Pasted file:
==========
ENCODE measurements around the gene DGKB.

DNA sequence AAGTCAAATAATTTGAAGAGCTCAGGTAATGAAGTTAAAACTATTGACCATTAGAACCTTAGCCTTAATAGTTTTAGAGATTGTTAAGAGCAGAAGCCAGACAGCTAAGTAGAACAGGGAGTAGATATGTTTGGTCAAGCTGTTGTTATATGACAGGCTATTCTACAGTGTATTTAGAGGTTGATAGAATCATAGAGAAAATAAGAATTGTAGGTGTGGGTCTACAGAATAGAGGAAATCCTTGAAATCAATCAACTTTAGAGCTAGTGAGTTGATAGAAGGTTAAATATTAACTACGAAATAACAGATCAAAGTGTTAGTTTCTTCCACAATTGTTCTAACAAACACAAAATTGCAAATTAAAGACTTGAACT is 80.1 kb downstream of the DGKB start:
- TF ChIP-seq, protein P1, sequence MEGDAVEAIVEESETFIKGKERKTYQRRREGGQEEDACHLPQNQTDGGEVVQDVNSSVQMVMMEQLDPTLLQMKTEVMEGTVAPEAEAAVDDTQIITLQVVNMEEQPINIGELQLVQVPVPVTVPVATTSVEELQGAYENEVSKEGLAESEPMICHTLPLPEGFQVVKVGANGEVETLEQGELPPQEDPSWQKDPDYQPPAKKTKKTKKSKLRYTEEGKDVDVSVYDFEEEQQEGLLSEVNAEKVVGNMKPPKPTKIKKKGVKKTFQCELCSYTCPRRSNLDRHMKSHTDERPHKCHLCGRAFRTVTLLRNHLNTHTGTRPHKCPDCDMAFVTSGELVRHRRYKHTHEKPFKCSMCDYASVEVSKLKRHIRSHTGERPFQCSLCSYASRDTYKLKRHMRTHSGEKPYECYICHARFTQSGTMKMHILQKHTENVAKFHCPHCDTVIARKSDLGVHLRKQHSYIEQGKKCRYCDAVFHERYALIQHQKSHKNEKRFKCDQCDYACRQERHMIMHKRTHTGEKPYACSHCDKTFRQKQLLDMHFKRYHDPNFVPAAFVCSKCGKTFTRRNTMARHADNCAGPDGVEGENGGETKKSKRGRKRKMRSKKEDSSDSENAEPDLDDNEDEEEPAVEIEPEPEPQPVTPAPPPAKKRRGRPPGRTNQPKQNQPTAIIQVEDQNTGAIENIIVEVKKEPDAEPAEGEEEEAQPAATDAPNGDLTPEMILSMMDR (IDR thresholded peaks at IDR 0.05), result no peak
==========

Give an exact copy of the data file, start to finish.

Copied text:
ENCODE measurements around the gene DGKB.

DNA sequence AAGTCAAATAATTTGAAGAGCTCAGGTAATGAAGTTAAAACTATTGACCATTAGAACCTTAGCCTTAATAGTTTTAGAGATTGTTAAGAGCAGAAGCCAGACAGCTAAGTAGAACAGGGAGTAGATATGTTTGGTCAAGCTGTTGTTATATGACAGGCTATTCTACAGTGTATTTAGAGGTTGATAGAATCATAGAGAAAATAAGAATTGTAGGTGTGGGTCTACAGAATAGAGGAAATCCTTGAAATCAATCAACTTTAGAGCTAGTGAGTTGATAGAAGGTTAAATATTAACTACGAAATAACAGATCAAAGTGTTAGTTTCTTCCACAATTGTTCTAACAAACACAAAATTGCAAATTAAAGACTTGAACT is 80.1 kb downstream of the DGKB start:
- TF ChIP-seq, protein P1, sequence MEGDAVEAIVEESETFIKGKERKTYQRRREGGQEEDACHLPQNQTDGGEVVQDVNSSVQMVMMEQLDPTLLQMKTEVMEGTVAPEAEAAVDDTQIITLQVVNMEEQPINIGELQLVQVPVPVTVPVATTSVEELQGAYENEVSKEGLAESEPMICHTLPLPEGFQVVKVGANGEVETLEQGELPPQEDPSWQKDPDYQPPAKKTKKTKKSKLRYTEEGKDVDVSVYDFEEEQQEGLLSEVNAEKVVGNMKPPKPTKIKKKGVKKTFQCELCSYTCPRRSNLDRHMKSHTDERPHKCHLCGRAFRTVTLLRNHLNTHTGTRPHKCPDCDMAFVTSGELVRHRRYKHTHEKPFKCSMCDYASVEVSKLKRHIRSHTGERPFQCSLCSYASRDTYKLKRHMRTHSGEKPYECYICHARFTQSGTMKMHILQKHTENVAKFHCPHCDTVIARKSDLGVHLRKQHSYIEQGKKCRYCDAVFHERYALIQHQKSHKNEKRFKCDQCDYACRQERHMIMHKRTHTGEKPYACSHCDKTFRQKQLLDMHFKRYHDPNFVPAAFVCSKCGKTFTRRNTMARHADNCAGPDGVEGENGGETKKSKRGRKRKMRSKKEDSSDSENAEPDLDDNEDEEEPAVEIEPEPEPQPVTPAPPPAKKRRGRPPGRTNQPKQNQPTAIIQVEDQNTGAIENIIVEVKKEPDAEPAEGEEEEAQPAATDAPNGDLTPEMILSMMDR (IDR thresholded peaks at IDR 0.05), result no peak